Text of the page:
At best we have approximations and informed opinions based on scripture, tradition, and experience.
We know that God wants us to pray, to ask for things, and to trust him as our shield. It sure seems like he wants us to trust him for his protection, but not before we’ve sought him out and made his Kingdom our primary concern.
I think that’s why folks with Stephen, Paul, Aquilla, and Priscilla were able to face mobs and executioners. They saw God as their mighty deliverer and protector, but they also understood that they needed to lay their lives on the line for his Kingdom and not count their lives as anything worth protecting. The Kingdom came first, God’s protection either followed or didn’t follow.
However, in a more eternal sense, God does protect and deliver his people from sin and the power of death. That is the ultimate victory.
Shane Claiborn writes that the beauty of Christianity is that even if we are killed, God will resurrect us. In a sense, God’s people are unstoppable. Even in the seeming loss of death, we’ve actually taken another step toward our victory.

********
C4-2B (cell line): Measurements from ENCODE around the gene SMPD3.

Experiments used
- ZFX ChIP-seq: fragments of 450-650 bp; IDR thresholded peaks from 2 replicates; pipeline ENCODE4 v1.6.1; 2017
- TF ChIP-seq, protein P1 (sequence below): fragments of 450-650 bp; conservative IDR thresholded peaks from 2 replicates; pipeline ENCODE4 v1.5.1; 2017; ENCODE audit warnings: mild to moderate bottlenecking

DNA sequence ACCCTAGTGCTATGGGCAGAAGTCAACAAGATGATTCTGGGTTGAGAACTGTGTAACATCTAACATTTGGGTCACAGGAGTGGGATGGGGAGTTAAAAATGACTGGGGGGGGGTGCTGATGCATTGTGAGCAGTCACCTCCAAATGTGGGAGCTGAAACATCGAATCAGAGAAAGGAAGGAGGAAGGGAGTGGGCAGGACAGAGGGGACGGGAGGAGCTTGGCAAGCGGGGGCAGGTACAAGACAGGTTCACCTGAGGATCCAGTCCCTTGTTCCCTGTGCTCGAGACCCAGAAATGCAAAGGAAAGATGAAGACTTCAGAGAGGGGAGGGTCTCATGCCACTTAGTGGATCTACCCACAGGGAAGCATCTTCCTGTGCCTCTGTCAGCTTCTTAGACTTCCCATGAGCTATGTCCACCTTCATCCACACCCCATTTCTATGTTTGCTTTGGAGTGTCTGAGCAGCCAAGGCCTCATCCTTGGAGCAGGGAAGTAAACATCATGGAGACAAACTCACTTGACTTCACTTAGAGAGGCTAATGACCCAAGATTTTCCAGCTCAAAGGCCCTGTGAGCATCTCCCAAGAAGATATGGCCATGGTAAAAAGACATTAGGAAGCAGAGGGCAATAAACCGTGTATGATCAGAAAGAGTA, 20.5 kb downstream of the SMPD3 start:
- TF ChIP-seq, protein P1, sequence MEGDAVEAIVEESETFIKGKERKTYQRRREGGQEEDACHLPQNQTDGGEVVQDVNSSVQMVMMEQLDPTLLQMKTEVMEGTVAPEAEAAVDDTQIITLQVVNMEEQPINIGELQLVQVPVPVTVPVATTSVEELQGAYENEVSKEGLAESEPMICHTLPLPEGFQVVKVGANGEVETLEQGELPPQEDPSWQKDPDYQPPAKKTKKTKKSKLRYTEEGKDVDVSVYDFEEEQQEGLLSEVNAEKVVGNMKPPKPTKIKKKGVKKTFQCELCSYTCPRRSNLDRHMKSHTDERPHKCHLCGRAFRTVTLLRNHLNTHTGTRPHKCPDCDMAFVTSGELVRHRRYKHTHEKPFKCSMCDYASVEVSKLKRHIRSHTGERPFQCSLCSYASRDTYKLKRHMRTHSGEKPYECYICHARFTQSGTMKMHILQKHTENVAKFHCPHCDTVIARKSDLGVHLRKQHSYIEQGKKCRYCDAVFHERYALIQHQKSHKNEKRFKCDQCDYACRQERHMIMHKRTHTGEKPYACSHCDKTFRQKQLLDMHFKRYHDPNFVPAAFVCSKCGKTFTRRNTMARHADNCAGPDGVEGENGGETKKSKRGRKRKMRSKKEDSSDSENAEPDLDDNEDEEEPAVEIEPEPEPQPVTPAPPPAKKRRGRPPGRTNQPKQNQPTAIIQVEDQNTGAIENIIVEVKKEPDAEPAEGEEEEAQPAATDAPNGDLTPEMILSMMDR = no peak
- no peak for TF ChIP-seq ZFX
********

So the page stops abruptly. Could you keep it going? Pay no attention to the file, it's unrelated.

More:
What This Means for Us
There is a lot at stake when we pray. We have very good reason to listen, to wait on God. If we want to ask for God’s protection, we’d better make sure we’re on the same page as God, moving in step with his Kingdom.
We can misunderstand and misrepresent God if we always expect him to deliver us from pain or hardship or if we always expect him to answer our prayers precisely. It’s far more important to seek his Kingdom and his Spirit’s leading voice. That will lead us to safety and security in him, even if our life circumstances seem anything but safe.
For those seeking first God’s Kingdom, Jesus promises trials and hardships, but he also promises healing, protection, restoration, and provision. Until we wrap our minds around what God’s Kingdom means for us, we’ll probably never quite understand what that healing, protection, restoration, or provision will look like.